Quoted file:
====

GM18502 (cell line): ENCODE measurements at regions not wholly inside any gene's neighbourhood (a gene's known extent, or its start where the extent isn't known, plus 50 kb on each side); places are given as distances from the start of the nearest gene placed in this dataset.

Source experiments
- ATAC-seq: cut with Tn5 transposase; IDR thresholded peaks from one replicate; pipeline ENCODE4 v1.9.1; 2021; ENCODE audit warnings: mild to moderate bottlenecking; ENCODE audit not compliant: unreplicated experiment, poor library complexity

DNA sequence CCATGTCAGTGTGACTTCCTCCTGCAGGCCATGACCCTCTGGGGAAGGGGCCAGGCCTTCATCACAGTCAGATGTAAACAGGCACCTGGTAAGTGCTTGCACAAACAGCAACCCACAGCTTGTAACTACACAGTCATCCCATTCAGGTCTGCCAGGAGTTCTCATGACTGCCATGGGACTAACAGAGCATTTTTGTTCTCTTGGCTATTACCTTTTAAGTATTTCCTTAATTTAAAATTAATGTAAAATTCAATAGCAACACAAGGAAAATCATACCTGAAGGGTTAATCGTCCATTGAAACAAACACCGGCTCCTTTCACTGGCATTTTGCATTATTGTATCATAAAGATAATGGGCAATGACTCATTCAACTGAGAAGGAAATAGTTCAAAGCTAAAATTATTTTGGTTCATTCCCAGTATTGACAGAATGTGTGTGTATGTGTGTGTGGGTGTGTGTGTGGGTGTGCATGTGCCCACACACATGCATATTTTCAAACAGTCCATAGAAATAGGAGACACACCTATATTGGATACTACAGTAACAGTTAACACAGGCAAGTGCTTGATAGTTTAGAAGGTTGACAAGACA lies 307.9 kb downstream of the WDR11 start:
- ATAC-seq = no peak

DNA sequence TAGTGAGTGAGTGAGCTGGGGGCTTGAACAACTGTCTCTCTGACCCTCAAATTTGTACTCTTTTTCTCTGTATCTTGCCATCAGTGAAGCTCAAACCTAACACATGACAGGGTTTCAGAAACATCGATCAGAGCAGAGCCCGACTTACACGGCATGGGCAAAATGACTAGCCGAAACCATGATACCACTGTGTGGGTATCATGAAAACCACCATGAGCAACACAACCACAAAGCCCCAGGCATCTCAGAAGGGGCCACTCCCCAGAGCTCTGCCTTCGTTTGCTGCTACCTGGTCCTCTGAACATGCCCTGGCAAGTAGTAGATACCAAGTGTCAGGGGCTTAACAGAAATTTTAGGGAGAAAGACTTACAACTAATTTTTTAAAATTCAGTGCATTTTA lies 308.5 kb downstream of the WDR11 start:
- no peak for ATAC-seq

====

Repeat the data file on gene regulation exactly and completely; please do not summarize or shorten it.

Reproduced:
GM18502 (cell line): ENCODE measurements at regions not wholly inside any gene's neighbourhood (a gene's known extent, or its start where the extent isn't known, plus 50 kb on each side); places are given as distances from the start of the nearest gene placed in this dataset.

Source experiments
- ATAC-seq: cut with Tn5 transposase; IDR thresholded peaks from one replicate; pipeline ENCODE4 v1.9.1; 2021; ENCODE audit warnings: mild to moderate bottlenecking; ENCODE audit not compliant: unreplicated experiment, poor library complexity

DNA sequence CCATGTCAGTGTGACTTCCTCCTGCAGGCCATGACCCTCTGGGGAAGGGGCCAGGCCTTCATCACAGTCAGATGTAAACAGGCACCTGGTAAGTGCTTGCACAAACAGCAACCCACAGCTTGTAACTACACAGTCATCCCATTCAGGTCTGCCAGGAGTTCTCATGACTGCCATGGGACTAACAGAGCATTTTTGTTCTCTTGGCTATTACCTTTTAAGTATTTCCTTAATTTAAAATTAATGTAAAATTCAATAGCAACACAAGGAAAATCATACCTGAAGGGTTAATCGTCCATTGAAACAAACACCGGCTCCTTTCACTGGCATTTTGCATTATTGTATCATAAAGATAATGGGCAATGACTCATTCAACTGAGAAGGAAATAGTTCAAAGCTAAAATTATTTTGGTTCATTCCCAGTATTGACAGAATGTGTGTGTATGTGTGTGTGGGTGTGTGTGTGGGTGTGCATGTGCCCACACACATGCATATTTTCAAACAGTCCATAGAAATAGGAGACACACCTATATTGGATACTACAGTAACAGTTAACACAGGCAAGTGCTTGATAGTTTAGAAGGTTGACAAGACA lies 307.9 kb downstream of the WDR11 start:
- ATAC-seq = no peak

DNA sequence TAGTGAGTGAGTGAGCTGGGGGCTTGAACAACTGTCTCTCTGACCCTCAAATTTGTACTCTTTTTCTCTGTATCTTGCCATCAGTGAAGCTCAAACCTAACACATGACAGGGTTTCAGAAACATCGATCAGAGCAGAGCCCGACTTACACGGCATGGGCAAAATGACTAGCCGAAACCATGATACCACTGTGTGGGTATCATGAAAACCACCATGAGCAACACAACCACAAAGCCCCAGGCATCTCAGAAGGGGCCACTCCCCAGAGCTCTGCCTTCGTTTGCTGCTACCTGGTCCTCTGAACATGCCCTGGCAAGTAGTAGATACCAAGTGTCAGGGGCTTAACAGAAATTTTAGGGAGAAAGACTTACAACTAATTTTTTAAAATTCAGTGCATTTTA lies 308.5 kb downstream of the WDR11 start:
- no peak for ATAC-seq